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Old 05-23-07, 11:27 PM   #1
docbluedevil
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Any success with a long cage road rear derailleur working with a 11-32 cassette?

I'm considering adding a 11-32 mtb 9 speed cassette to my cross bike to lower the gearing for some of the sustained 6-8% climbs of my local forest roads. My bike is already equipped with a D/A 9 speed rear derailleur (long cage, I believe; is there a way to tell if unsure?), a 12-25 cassette, and a 38/48 crankset. A mtb cassette would be more affordable than going to a compact crankset at this point.

I've read that the max cog is 27t for the D/A long cage der., but I've heard of rumors that people have had success with a 11-32 cassette without having to go to a mtb rear derailleur.

Anyone here successfully try this?
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Old 05-23-07, 11:41 PM   #2
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You will need an MTB cage length derailleur or and actual long cage derailleur. I don't know new shimano so I can't tell you if what you are referring to as "dura-ace long cage" is actually an MTB length cage or a medium cage.
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Old 05-24-07, 01:51 AM   #3
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Quote:
Originally Posted by docbluedevil
I'm considering adding a 11-32 mtb 9 speed cassette to my cross bike to lower the gearing for some of the sustained 6-8% climbs of my local forest roads. My bike is already equipped with a D/A 9 speed rear derailleur (long cage, I believe; is there a way to tell if unsure?), a 12-25 cassette, and a 38/48 crankset. A mtb cassette would be more affordable than going to a compact crankset at this point.

I've read that the max cog is 27t for the D/A long cage der., but I've heard of rumors that people have had success with a 11-32 cassette without having to go to a mtb rear derailleur.

Anyone here successfully try this?
27 tooth is (listed) max for a short cage (ss).
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Old 05-24-07, 02:28 AM   #4
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The cage length has NOTHING to do with the maximum sprocket the RD can handle.

Both short-cage and long-cage Shimano road RDs are intended for sprockets up to 27T, but in practice they almost always work with 30T, and sometimes even 32T or 34T - I think it depends on derailer hanger geometry and chain tension. I have a road bike with an 11-30 MTB cassette and a short-cage Tiagra RD, it works fine, but the "B-tension" screw on the RD is tightened to the max.
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Old 05-24-07, 04:01 AM   #5
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Originally Posted by mozgj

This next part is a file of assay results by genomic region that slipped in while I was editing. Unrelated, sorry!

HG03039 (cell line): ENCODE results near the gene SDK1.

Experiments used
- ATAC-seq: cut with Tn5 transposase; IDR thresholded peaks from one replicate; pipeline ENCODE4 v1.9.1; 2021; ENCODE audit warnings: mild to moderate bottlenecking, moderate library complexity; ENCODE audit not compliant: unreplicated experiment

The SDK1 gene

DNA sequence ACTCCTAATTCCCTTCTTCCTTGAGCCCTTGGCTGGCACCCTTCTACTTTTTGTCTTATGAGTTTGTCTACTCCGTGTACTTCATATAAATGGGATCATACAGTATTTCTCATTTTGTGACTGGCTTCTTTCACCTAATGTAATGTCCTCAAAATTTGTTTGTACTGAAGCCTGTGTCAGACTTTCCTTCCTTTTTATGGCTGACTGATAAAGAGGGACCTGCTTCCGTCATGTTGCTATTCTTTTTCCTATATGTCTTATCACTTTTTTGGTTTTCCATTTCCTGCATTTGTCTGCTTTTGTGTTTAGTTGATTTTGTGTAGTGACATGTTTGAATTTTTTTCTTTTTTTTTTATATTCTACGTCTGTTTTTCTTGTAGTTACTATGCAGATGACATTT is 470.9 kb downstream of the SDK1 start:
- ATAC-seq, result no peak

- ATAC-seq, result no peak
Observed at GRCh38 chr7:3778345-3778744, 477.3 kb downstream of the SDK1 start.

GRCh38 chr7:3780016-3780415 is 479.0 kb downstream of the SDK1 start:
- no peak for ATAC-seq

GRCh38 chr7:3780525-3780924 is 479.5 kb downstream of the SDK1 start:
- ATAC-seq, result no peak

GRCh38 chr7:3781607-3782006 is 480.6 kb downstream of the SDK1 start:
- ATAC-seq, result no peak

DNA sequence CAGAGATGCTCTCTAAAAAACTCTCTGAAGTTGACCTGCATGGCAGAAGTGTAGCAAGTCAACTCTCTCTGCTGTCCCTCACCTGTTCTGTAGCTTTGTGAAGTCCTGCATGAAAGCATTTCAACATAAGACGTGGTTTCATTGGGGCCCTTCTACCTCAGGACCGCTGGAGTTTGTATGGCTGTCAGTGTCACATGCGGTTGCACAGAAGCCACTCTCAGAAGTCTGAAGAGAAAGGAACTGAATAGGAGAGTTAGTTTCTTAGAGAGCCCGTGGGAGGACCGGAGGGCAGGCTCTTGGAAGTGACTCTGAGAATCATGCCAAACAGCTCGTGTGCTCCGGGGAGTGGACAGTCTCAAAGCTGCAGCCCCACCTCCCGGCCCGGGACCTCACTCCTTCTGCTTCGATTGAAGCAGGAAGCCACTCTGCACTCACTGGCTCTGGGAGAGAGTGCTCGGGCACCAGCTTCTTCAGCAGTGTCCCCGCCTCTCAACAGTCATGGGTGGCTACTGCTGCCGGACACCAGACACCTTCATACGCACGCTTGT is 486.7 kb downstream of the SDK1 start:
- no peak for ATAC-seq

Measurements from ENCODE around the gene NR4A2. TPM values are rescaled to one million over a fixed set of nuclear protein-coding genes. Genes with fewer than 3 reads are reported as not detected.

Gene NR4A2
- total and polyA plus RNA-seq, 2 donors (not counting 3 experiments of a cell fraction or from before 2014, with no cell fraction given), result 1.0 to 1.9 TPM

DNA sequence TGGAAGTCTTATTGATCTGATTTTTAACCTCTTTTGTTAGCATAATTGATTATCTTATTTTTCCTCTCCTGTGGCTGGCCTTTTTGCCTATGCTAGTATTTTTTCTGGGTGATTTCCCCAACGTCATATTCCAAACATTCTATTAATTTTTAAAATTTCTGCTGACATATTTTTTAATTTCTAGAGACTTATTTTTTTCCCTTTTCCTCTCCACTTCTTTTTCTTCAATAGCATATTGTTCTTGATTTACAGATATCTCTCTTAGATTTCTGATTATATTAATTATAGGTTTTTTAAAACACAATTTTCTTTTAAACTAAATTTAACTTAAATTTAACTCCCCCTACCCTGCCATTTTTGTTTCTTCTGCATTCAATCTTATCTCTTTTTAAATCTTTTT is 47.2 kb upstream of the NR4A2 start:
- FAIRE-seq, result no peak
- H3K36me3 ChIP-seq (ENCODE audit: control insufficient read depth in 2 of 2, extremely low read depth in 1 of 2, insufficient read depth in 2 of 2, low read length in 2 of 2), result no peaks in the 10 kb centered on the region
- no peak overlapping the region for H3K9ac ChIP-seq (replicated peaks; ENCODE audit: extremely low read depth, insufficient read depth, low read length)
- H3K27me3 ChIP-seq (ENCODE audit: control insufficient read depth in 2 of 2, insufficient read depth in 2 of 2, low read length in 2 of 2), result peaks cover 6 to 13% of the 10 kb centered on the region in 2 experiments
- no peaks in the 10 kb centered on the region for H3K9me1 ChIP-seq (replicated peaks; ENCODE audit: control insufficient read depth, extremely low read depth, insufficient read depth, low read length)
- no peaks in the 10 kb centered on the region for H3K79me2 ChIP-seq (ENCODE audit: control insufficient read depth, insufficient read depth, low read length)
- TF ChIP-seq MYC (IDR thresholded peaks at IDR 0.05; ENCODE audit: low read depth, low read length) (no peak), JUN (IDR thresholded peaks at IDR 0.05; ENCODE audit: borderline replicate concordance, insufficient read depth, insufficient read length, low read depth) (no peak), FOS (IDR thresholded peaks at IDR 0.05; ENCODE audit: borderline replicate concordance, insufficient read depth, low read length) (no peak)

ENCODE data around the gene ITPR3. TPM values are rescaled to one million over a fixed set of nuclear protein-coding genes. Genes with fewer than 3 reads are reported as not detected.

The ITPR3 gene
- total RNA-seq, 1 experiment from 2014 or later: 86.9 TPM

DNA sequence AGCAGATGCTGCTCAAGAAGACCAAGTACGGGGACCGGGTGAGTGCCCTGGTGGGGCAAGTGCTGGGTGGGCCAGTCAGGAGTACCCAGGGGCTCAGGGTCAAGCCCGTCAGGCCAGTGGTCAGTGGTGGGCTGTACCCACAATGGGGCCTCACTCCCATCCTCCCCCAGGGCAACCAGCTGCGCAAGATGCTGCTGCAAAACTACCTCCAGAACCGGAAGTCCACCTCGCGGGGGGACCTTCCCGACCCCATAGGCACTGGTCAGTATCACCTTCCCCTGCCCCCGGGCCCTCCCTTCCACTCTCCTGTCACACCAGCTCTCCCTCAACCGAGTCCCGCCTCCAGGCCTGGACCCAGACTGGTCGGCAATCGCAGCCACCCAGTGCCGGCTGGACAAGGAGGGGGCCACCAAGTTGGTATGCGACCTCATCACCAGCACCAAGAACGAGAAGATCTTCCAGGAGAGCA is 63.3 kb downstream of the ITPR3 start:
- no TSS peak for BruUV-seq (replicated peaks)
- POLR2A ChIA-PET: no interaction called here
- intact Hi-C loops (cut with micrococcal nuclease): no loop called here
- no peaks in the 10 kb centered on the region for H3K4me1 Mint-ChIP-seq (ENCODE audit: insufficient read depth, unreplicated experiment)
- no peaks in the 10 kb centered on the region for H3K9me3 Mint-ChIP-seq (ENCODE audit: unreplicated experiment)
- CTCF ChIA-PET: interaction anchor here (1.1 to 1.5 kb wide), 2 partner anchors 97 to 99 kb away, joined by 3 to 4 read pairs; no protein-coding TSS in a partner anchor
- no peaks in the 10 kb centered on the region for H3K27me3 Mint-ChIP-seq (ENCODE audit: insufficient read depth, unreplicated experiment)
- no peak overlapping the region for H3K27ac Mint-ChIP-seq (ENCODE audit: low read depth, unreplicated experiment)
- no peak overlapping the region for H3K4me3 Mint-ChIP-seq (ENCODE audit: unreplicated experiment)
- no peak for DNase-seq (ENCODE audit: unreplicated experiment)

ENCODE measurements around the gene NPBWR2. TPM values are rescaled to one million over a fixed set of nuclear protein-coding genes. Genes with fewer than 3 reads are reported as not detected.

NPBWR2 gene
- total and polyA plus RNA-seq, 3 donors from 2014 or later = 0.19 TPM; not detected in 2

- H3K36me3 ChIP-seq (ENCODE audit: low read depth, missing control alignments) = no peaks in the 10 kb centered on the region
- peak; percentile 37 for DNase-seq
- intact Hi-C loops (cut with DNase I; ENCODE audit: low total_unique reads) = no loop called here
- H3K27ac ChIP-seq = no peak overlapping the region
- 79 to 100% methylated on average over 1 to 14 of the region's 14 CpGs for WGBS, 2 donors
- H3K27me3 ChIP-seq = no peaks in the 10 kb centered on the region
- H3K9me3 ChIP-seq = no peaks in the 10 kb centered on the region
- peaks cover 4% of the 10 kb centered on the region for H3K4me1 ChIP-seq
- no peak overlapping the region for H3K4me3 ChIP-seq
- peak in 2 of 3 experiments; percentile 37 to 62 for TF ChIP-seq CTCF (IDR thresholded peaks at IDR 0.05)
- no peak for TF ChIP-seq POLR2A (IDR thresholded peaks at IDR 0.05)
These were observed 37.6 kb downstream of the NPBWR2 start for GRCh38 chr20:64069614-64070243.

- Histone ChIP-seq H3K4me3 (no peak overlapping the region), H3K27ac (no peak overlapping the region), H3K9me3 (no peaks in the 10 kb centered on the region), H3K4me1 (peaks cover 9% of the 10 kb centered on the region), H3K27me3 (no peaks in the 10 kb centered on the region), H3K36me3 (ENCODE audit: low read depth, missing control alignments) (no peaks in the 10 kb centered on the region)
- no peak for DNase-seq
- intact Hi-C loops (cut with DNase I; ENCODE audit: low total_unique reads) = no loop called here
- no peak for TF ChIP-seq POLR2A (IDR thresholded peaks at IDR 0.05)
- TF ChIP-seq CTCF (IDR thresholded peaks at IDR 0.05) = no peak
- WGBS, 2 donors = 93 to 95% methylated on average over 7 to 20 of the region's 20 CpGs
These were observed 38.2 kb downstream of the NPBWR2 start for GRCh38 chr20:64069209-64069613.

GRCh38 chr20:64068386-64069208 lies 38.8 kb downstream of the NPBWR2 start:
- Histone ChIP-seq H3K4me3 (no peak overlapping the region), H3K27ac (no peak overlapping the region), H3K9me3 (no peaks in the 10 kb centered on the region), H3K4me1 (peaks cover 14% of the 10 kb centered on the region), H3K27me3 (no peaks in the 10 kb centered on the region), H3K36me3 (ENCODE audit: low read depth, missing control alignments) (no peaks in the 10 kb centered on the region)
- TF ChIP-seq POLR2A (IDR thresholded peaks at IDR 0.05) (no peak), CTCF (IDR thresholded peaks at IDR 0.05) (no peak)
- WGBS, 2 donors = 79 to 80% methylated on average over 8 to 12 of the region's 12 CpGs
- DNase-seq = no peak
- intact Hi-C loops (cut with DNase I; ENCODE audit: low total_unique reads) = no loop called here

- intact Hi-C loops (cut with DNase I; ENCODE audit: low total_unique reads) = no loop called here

The cage length has NOTHING to do with the maximum sprocket the RD can handle.
Correct, but the cage length DOES increase the capacity.
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Old 05-24-07, 11:14 AM   #6
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The cage length has NOTHING to do with the maximum sprocket the RD can handle.
Correct, but the cage length DOES increase the capacity.
Uhhh... what?

It increases the slack capacity, not the cog size capacity.
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Old 05-24-07, 11:54 AM   #7
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DMF is right--cage length will increase capacity--of your crankset, not the cassette. Long cages are required with triple cranks to maintain chain tension with the large different between the smallest and largest chainrings.

Like someone else said, you should be able to get away with a 30 on the back with your current derailleur, you might have to crank the B screw in a ways but is should work.
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Old 05-24-07, 12:35 PM   #8
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Originally Posted by DMF
Uhhh... what?

It increases the slack capacity, not the cog size capacity.
Sorry you are wrong. I don't see where I said cog size capacity.

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Long-cage (SGS) derailers have greater takeup capacity, and work with all types of cassettes. Long-cage derailers are commonly called "mountain" derailers currently, though in the past, this style of derailer was known as a "touring" derailer. (The marketeers retired the use of "touring" as a buzzword in the late '80s when mountain bikes became the hot item.)
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Old 05-24-07, 12:52 PM   #9
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Originally Posted by john_iverson
DMF is right--cage length will increase capacity--of your crankset, not the cassette. Long cages are required with triple cranks to maintain chain tension with the large different between the smallest and largest chainrings.
The range of the cogset matters, too, when figuring chain wrap capacity. The formula for figuring chain wrap requirement is: Largest chainring teeth minus smallest chainring teeth plus largest cog teeth minus smallest cog teeth. You can get away with using a rear derailleur with less chain wrap capacity than that formula calls for if you never use the smallest chainring with the smallest cogs. Shouldn't do that anyway, it's cross chaining; but if you want a derailleur that will handle all possibilities, that's the formula-

Last edited by well biked; 05-24-07 at 01:01 PM.
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